Linley Wire: November 3, 2014

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Linley Wire

Volume 14, Issue 17

November 3, 2014

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Independent Analysis of the Networking-Silicon Industry

Editor: Bob Wheeler

Contributor: Loring Wirbel

In This Issue:

- Aquantia Enables 2.5GbE Over UTP

- Tomahawk Delivers 32x100G Ports

- Cavium Touts Revolutionary Switch

Free Proceedings Available Now:

Linley Tech Processor Conference 2014

Free proceedings are now available for the Linley Tech Processor Conference, which was held at the Hyatt Regency in Santa Clara on October 22-23. This conference focused on processors for enterprise- and carrier-communications systems. In addition to more than 20 technical presentations by experts from industry-leading companies, the two-day conference program included a keynote session covering technology and market trends in communications systems.

The technical presentations described the latest processor chips, processor IP, and other technologies required to efficiently process data in embedded, enterprise, and cloud applications. Additional topics included security, wireless base stations, and high-performance memories for networking.

The proceedings are free with website registration:

Aquantia Enables 2.5GbE Over UTP

By Loring Wirbel

Aquantia has extended the capability of its 28nm AQ2xxx PHYs from three speeds to five by using proprietary signal-processing capabilities to add 2.5Gbps and 5Gbps modes; the former three-speed design supported 100Mbps, 1Gbps, and 10Gbps. Dubbed AQrate, the two new modes can transmit over 100 meters of Category 5e and Category 6 unshielded-twisted-pair (UTP) wiring. The company intends to make its 2.5Gbps and 5Gbps modes industry standards by forming an alliance around its interface. Thus far, Freescale and Xilinx have announced support for Aquantia’s new PHYs: the former for its QorIQ T1 processors and the latter for its full line of FPGAs and SoCs.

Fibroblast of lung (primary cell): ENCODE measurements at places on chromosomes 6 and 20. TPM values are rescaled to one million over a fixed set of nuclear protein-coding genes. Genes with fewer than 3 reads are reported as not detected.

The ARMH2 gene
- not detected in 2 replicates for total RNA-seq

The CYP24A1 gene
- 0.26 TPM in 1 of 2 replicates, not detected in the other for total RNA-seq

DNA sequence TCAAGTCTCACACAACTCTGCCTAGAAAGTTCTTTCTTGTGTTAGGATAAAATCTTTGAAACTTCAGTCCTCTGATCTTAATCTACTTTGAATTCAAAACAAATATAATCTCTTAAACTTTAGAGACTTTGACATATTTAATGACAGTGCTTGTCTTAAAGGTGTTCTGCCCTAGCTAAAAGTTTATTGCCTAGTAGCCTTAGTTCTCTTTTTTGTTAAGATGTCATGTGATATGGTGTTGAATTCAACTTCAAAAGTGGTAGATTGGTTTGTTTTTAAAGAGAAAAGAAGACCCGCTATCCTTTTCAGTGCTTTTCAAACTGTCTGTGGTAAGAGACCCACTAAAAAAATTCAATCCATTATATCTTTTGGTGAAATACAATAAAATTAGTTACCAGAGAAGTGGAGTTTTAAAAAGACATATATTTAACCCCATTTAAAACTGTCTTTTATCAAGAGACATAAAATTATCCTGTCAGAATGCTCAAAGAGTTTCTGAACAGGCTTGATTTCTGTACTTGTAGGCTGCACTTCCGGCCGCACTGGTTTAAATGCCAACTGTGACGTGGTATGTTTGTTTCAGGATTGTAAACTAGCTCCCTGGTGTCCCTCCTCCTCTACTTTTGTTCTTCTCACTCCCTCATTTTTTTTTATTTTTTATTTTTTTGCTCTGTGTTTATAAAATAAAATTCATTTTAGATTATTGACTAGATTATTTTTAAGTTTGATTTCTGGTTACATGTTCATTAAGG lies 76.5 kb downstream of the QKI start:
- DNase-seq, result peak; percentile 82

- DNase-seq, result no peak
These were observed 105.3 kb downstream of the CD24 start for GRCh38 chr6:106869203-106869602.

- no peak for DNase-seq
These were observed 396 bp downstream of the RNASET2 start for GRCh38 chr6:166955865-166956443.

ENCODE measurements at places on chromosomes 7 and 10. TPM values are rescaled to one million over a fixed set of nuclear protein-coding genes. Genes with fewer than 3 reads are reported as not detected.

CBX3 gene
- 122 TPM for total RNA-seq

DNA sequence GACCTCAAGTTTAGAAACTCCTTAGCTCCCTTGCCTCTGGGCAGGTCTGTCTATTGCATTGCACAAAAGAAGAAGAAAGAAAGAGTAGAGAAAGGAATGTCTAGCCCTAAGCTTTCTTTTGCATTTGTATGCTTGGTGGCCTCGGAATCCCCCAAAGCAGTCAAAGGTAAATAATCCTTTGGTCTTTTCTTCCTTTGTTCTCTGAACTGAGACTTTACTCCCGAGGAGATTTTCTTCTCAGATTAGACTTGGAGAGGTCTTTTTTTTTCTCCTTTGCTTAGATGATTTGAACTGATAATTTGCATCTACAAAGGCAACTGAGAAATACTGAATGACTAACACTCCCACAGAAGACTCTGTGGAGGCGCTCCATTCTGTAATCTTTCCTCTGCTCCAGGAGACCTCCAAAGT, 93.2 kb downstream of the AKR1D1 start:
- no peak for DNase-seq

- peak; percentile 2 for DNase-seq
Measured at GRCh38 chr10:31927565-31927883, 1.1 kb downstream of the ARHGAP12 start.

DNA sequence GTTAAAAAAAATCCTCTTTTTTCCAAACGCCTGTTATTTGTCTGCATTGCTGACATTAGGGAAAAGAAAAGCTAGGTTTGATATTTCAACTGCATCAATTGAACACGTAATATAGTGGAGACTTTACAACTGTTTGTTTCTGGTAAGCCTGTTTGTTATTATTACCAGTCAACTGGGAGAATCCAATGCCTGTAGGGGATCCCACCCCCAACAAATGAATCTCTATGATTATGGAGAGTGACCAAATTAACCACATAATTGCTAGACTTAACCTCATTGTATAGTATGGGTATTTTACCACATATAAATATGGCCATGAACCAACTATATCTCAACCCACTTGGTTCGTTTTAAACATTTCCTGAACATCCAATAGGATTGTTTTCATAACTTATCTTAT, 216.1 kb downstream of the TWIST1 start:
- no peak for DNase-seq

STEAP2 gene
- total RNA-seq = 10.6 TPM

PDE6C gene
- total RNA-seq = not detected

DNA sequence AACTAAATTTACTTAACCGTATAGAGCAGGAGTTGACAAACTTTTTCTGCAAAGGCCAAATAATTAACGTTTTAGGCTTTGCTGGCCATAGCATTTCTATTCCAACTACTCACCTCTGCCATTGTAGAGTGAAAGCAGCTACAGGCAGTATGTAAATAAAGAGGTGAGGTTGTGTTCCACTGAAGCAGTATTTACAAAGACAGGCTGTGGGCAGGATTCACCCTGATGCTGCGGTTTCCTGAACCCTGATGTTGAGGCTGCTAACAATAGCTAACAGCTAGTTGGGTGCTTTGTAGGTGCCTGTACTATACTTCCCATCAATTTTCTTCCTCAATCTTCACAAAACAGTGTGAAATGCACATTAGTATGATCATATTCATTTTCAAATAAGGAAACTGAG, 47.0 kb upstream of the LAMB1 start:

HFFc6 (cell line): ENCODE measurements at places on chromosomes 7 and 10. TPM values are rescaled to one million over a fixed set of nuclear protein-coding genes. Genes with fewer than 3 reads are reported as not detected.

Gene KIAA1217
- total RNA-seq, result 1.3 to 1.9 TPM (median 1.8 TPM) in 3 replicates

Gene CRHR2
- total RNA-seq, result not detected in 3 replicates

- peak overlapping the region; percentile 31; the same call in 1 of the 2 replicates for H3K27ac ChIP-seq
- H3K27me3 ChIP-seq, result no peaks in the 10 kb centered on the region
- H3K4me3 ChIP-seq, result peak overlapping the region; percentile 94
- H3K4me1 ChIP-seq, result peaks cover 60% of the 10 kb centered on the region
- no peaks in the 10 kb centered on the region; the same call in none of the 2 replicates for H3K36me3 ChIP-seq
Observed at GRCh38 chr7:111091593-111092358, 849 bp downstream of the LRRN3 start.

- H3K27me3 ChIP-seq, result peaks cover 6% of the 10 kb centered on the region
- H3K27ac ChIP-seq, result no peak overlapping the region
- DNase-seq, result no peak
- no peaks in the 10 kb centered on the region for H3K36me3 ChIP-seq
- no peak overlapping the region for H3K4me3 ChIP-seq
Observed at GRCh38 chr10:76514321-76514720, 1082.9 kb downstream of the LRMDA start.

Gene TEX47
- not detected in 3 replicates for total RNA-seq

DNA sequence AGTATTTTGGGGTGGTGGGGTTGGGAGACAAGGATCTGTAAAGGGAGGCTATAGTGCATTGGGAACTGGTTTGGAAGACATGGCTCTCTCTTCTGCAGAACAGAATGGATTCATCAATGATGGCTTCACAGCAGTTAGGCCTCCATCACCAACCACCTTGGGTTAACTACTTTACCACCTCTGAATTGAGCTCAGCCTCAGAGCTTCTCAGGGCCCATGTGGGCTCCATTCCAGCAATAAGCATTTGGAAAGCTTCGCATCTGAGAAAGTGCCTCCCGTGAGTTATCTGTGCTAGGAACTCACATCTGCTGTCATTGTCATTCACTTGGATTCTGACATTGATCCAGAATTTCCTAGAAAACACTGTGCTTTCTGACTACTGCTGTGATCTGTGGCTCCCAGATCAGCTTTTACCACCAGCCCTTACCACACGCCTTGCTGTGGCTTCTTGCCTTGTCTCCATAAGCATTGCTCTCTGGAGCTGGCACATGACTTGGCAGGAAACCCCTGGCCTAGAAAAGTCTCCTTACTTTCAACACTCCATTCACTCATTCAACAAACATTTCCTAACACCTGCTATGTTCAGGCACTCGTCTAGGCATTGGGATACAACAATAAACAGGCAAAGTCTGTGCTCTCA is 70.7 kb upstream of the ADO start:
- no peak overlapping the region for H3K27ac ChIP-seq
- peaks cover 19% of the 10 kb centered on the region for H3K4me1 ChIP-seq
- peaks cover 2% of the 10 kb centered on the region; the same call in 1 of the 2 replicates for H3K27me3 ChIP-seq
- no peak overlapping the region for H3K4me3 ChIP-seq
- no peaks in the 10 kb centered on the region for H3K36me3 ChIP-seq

Aquantia introduced the new modes just as Broadcom, with support from Cisco, filed a formal Call for Interest (CFI) with the IEEE’s 802.3 working group for a “next generation enterprise access Base-T PHY” that employs one or more physical interfaces with rates between 1Gbps and 10Gbps.

Broadcom and Cisco also made 100-meter transmission over Cat5e a primary goal of their CFI. Aquantia insists this effort is a reaction to its three-year effort in this area and says it has yet to see samples of competitive silicon that implements these PHY speeds.